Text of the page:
Multisensory Presence In Virtual Reality - part 2

Multisensory Presence In Virtual Reality - part 2

This is the second part in a two-part series where we go over some of the cutting-edge technology designed to provide a realistic Virtual Reality (VR) experience through stimulating the senses. In part one, we took a very brief look at the history of multisensory VR and explored some current sensory technology for stimulating our sense of smell and taste. If you haven’t read part one yet, you can find it here. 


In this second part, we’ll start by taking a look at current technology designed to simulate our sense of touch, otherwise known as haptics.      



The sense of touch can be stimulated by electronic technology called haptic devices that deliver a physical tactile experience. bHaptics is one of the leading commercial companies supplying haptic devices to consumers at affordable prices. Currently, their range includes a haptic vest, face cover, sleeves, shoes and gloves that vary in price from $149 to $599 USD. 


These devices are able to produce tactile stimulation through vibrations at various ‘feedback points’ located in the wearables. The feedback that the bHaptics range delivers helps to make interactions feel more natural and realistic. For example, if someone were to touch your avatar’s body in the metaverse, you could feel that touch through vibrations in the corresponding feedback points on your bHaptics vest. 


Whilst these wearables provide some form of tactile feedback, they are limited in that they cannot produce force feedback. This means if you were to grasp a virtual ball whilst wearing bHaptics gloves, it would be felt through vibrations in the fingers, but wouldn’t simulate the feeling of holding a real physical object. 


More advanced haptic technology like the TESLAGLOVE go beyond simple vibrations. This wearable has an exoskeleton design that is able to provide force feedback by gently pulling the fingers back when grasping an object. This can simulate the feeling of holding a solid object and is even capable of replicating the feel of various surface types. 


However, the price difference between the bHaptics glove ($299) and the TESLAGLOVE (around $15,000) is pretty staggering and makes this kind of force feedback technology too pricey for the average consumer right now.


The same company who makes the TESLAGLOVE also sells the TESLASUIT. This is a full-body wearable that looks a bit like a wetsuit and provides haptic feedback through electro muscle stimulation (EMS) and transcutaneous electrical nerve stimulation (TENS). This means it uses electrical stimulation to create sensations on the skin or cause targeted muscle contractions. For example, the TESLASUIT could mimic the experience of recoil when firing a weapon in VR by making certain muscle groups in the arm contract.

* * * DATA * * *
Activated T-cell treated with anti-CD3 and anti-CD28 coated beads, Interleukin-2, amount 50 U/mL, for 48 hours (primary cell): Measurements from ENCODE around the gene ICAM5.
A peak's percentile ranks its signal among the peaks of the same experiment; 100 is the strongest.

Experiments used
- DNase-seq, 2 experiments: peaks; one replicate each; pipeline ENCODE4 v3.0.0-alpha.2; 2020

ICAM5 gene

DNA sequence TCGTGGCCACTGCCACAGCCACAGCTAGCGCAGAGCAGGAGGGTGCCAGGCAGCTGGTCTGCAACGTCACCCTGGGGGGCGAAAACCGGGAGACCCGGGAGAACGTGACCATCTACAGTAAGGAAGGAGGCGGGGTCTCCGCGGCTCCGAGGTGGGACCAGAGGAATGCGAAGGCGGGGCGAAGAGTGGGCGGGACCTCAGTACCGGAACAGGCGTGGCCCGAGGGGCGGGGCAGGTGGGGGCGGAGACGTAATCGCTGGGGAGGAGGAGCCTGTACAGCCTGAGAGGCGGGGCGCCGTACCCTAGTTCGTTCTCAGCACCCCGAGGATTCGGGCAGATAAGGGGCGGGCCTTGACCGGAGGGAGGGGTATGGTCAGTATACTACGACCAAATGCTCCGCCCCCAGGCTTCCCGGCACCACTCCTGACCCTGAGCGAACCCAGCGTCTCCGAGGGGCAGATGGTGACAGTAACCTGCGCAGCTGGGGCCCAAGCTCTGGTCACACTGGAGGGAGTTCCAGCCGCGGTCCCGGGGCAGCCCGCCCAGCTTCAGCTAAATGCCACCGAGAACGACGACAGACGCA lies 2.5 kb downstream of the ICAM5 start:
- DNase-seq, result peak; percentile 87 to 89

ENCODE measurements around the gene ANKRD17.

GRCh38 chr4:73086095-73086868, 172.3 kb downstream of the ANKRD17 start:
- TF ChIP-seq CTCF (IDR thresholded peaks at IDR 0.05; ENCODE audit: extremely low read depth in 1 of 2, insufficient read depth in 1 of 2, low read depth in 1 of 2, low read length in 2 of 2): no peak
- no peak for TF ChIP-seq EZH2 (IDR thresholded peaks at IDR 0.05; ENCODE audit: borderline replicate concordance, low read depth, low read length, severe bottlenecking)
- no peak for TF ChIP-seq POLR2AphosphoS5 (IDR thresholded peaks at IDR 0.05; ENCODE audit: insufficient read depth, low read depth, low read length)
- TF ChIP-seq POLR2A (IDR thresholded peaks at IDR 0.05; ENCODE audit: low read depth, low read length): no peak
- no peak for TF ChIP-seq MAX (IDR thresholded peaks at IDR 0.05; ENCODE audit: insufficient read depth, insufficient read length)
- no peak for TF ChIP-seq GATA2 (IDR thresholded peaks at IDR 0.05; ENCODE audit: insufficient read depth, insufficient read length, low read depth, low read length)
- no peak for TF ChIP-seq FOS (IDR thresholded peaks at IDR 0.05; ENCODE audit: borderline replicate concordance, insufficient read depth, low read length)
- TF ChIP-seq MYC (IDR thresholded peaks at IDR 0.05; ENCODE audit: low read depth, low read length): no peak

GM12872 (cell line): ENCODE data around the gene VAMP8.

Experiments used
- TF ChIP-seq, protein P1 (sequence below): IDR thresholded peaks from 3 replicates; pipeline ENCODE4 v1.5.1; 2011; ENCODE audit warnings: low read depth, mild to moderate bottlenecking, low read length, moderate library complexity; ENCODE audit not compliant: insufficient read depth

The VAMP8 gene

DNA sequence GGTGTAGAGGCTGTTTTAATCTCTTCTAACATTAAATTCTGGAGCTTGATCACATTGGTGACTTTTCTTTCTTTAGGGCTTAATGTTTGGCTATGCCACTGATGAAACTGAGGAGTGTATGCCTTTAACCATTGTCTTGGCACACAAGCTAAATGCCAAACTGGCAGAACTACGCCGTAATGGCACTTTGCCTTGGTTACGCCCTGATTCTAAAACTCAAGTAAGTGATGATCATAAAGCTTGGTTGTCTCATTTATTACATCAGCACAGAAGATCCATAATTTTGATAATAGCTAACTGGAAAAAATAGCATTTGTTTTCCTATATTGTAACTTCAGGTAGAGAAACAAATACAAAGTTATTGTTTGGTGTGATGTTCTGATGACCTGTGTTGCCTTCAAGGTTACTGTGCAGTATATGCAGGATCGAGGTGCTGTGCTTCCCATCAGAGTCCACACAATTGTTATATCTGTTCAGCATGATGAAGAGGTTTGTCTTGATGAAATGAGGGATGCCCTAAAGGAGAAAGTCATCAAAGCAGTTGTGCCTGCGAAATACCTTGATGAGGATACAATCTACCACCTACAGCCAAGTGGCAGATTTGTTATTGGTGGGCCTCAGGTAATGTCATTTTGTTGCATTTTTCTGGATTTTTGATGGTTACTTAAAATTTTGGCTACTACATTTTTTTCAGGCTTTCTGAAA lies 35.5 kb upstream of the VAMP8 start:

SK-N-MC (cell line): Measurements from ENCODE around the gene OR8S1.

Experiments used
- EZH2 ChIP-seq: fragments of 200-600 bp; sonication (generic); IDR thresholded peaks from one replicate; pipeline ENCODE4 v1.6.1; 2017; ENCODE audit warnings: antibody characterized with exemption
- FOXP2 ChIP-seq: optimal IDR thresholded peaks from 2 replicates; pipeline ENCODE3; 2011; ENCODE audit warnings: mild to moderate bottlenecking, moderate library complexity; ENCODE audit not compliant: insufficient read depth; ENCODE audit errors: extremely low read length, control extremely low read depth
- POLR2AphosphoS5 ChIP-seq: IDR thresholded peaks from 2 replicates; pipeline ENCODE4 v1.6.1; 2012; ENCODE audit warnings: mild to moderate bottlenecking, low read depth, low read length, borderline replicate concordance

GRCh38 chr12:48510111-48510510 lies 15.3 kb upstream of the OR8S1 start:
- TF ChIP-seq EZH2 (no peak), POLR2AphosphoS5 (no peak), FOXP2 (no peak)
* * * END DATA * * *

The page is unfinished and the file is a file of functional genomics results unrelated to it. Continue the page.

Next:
Again, much like the TESLAGLOVE, the TESLASUIT offers a whole new level of haptic experience beyond the bHaptics range, but this comes at a cost of around $8500 USD or more. In addition to cost, another drawback of the TESLASUIT design is that it needs to be in contact with the skin to work. 


This means the TESLASUIT requires regular washing to prevent it from getting too dirty, especially if you tend to work up a sweat in VR. The next device however, might solve that problem by creating physical sensations without needing to be in contact with the skin by using ultrasonic sound waves.  


Researchers at the Future Interfaces Group have found a way of using ultrasonic transducers to send acoustic waves to a users mouth to create a physical sensation. This ultrasonic wave is a soundwave that we cannot hear but we are able to pick up a feeling of pressure using our sense of touch.


According to the researchers, this device can produce a range of sensations on the mouth, tongue and lips, ranging from tapping, to swipes and vibrations. And because it transmits these sensations through waves, there’s no need for the device to touch the mouth. There is also no reason why this type of technology couldn’t also be applied to other areas of the body.


Whilst this tech is certainly exciting and it’s good to see researchers striving for ever more immersive VR experiences, getting ‘touched’ in VR means it is also likely to bring up a minefield of potential ethical issues too.

The future of sensory VR technology


The technology required to stimulate all five of our senses in VR already exists here but clearly there is still a long way to go. Some sensory technologies are still in the research phase whilst others are further along in their development, like haptic devices, which are currently available to purchase. 


In the not too distant future, we can expect that these technologies will become more available and affordable for consumers. There will also be improvements that make them better at stimulating the senses and more ergonomic. Don’t be surprised if you get to try out and purchase much of the technology listed here within the coming decade.  


Looking much further ahead, it is possible that we eventually avoid the sensory organs altogether by using technology that interfaces directly with the brain. Something like Neuralink could provide neural implants that enable direct brain stimulation so we can touch, taste and feel anything without the need for any of these external devices. Although, we could be waiting a while for brain interfacing technology like this to become commercially available. 


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